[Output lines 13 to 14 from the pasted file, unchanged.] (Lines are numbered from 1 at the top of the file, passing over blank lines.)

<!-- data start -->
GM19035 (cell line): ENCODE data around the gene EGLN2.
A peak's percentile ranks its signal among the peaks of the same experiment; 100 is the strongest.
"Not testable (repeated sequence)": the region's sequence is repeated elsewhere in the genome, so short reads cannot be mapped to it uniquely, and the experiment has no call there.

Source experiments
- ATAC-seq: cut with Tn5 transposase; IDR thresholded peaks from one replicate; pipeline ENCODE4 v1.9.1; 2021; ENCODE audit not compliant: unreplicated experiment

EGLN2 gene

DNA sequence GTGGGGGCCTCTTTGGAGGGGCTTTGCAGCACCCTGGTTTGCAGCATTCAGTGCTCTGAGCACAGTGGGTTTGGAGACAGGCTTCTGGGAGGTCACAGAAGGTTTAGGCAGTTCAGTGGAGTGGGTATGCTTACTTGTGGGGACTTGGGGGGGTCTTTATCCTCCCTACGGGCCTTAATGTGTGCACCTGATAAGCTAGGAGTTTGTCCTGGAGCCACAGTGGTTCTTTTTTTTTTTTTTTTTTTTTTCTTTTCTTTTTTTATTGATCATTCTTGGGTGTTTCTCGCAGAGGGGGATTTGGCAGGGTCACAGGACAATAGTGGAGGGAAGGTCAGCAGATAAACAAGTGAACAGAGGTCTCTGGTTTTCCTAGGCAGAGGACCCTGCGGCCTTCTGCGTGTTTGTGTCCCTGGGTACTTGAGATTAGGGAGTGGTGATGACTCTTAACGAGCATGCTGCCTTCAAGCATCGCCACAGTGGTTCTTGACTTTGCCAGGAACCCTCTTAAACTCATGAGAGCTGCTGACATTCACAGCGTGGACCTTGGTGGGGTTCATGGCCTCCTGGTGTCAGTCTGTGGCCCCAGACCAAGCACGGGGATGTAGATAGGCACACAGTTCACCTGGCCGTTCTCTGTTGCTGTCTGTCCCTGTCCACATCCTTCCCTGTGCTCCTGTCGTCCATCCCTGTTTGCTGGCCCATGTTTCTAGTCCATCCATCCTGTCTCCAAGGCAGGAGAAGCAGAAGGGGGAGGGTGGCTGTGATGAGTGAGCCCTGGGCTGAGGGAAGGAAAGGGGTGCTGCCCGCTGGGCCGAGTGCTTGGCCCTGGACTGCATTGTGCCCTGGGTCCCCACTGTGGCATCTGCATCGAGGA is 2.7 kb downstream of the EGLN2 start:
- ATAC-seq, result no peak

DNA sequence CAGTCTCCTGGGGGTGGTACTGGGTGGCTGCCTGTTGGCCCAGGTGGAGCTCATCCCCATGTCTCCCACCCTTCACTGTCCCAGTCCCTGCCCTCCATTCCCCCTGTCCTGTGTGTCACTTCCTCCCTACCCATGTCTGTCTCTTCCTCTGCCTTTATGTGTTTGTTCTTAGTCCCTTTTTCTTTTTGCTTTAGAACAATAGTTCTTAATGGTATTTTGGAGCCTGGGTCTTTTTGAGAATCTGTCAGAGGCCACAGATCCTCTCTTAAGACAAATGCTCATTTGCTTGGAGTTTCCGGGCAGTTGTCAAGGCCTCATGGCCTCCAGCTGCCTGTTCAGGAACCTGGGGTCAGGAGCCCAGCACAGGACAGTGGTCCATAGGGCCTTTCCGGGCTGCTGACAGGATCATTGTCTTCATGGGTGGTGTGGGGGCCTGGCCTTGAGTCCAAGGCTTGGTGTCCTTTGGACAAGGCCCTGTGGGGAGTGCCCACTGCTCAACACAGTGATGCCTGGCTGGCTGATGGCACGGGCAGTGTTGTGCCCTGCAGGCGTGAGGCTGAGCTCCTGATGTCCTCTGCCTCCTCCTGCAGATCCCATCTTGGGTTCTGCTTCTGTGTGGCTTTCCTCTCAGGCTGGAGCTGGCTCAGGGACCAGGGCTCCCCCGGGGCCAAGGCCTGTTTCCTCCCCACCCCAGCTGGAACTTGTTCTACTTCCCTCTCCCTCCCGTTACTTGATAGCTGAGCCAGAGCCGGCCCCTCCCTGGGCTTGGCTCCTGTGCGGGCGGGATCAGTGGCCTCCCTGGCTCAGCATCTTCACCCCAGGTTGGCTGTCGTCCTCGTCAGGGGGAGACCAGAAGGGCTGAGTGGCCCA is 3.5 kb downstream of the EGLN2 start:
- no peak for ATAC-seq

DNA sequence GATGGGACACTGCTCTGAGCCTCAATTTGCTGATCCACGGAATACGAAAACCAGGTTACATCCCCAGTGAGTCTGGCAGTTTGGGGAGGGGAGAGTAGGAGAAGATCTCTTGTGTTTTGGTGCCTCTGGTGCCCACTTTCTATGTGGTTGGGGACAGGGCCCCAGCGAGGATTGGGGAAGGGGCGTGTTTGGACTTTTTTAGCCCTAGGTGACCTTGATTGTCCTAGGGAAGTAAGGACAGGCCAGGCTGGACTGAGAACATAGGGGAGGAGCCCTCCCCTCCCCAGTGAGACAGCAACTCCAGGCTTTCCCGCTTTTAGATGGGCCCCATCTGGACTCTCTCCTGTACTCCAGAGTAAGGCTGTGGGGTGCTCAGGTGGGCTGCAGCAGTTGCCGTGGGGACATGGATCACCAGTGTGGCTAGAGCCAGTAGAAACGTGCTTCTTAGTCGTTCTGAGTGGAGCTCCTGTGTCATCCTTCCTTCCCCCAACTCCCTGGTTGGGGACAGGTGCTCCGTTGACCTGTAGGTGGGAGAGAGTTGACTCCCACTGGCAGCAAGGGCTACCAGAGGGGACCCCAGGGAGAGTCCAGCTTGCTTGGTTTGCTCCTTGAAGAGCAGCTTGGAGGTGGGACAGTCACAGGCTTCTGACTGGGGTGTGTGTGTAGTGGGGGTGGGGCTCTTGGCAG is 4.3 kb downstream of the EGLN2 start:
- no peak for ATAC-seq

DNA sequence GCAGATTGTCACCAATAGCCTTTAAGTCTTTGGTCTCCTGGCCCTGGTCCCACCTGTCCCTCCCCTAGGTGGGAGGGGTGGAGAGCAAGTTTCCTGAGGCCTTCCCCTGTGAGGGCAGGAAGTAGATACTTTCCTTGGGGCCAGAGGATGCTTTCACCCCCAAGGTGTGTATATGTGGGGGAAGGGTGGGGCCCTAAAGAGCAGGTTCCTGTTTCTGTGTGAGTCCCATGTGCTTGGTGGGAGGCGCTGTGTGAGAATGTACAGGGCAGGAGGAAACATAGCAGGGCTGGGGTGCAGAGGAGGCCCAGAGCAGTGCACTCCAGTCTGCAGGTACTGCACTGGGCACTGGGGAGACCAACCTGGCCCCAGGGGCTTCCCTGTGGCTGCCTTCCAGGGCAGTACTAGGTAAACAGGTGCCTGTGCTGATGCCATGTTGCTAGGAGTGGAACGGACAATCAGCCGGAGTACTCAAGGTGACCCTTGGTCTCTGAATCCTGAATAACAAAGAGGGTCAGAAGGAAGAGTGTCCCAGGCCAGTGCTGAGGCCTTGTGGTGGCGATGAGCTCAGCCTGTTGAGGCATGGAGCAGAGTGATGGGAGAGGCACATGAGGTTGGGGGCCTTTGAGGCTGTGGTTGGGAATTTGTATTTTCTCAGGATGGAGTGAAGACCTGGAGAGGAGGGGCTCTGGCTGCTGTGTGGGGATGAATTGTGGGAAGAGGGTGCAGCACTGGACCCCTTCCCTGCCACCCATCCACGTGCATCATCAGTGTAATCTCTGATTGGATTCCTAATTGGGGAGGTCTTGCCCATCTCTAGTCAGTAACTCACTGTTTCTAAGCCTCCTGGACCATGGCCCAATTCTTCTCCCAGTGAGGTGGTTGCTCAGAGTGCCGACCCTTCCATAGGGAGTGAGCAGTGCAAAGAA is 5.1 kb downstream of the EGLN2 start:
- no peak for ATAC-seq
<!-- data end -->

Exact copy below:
DNA sequence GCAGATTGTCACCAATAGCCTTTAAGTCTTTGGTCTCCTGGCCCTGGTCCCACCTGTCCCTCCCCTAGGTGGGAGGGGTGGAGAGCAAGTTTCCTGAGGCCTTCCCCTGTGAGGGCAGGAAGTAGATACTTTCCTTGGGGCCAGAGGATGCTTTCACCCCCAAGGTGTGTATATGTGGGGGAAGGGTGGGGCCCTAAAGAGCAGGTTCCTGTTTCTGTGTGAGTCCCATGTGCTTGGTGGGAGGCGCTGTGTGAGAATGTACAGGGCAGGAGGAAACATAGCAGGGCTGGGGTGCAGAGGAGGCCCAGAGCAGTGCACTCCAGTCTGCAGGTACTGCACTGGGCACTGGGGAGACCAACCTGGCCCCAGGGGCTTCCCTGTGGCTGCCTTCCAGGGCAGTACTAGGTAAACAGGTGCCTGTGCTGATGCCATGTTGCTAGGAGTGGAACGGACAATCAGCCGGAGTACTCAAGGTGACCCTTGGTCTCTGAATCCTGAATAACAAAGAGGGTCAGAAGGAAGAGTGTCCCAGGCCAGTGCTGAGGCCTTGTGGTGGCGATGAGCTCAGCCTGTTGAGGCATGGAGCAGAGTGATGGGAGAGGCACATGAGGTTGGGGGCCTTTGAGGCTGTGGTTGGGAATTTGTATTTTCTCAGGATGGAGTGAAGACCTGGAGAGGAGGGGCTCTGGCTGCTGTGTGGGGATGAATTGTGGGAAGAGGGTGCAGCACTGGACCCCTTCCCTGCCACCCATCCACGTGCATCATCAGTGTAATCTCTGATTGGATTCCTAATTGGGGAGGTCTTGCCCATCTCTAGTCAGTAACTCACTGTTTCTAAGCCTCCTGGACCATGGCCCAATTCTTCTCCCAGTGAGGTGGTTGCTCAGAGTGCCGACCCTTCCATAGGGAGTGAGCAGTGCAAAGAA is 5.1 kb downstream of the EGLN2 start:
- no peak for ATAC-seq